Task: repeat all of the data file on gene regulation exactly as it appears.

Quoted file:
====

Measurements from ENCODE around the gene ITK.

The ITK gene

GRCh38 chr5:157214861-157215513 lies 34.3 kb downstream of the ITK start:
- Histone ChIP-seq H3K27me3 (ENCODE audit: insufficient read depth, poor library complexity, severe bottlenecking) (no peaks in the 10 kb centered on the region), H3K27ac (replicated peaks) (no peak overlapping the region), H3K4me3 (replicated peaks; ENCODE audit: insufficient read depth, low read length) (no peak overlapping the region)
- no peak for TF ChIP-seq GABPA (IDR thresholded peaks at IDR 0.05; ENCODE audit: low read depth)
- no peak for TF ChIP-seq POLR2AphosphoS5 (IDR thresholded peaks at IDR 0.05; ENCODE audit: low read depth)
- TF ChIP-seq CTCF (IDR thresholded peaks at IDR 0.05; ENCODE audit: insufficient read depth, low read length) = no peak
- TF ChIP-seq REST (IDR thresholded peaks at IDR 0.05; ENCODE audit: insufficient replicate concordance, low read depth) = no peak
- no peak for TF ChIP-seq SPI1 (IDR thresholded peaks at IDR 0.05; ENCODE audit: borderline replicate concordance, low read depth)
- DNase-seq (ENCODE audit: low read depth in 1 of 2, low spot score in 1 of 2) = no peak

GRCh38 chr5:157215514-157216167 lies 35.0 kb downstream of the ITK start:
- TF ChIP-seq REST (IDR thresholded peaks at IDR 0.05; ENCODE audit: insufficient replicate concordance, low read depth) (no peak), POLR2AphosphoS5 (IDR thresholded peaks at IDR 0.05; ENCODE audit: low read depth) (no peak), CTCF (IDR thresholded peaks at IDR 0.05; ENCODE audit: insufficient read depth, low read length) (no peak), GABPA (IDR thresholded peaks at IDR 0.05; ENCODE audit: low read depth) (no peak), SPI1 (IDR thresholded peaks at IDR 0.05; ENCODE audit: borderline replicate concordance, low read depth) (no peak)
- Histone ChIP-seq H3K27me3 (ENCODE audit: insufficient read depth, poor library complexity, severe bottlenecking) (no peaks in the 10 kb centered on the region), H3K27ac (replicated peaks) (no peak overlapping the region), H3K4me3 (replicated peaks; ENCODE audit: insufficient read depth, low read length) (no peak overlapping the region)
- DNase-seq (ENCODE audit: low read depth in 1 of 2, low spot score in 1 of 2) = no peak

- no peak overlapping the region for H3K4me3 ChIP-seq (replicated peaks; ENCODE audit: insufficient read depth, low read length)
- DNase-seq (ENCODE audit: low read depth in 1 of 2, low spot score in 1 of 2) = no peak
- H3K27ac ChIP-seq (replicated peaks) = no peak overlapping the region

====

Measurements from ENCODE around the gene ITK.

The ITK gene

GRCh38 chr5:157214861-157215513 lies 34.3 kb downstream of the ITK start:
- Histone ChIP-seq H3K27me3 (ENCODE audit: insufficient read depth, poor library complexity, severe bottlenecking) (no peaks in the 10 kb centered on the region), H3K27ac (replicated peaks) (no peak overlapping the region), H3K4me3 (replicated peaks; ENCODE audit: insufficient read depth, low read length) (no peak overlapping the region)
- no peak for TF ChIP-seq GABPA (IDR thresholded peaks at IDR 0.05; ENCODE audit: low read depth)
- no peak for TF ChIP-seq POLR2AphosphoS5 (IDR thresholded peaks at IDR 0.05; ENCODE audit: low read depth)
- TF ChIP-seq CTCF (IDR thresholded peaks at IDR 0.05; ENCODE audit: insufficient read depth, low read length) = no peak
- TF ChIP-seq REST (IDR thresholded peaks at IDR 0.05; ENCODE audit: insufficient replicate concordance, low read depth) = no peak
- no peak for TF ChIP-seq SPI1 (IDR thresholded peaks at IDR 0.05; ENCODE audit: borderline replicate concordance, low read depth)
- DNase-seq (ENCODE audit: low read depth in 1 of 2, low spot score in 1 of 2) = no peak

GRCh38 chr5:157215514-157216167 lies 35.0 kb downstream of the ITK start:
- TF ChIP-seq REST (IDR thresholded peaks at IDR 0.05; ENCODE audit: insufficient replicate concordance, low read depth) (no peak), POLR2AphosphoS5 (IDR thresholded peaks at IDR 0.05; ENCODE audit: low read depth) (no peak), CTCF (IDR thresholded peaks at IDR 0.05; ENCODE audit: insufficient read depth, low read length) (no peak), GABPA (IDR thresholded peaks at IDR 0.05; ENCODE audit: low read depth) (no peak), SPI1 (IDR thresholded peaks at IDR 0.05; ENCODE audit: borderline replicate concordance, low read depth) (no peak)
- Histone ChIP-seq H3K27me3 (ENCODE audit: insufficient read depth, poor library complexity, severe bottlenecking) (no peaks in the 10 kb centered on the region), H3K27ac (replicated peaks) (no peak overlapping the region), H3K4me3 (replicated peaks; ENCODE audit: insufficient read depth, low read length) (no peak overlapping the region)
- DNase-seq (ENCODE audit: low read depth in 1 of 2, low spot score in 1 of 2) = no peak

- no peak overlapping the region for H3K4me3 ChIP-seq (replicated peaks; ENCODE audit: insufficient read depth, low read length)
- DNase-seq (ENCODE audit: low read depth in 1 of 2, low spot score in 1 of 2) = no peak
- H3K27ac ChIP-seq (replicated peaks) = no peak overlapping the region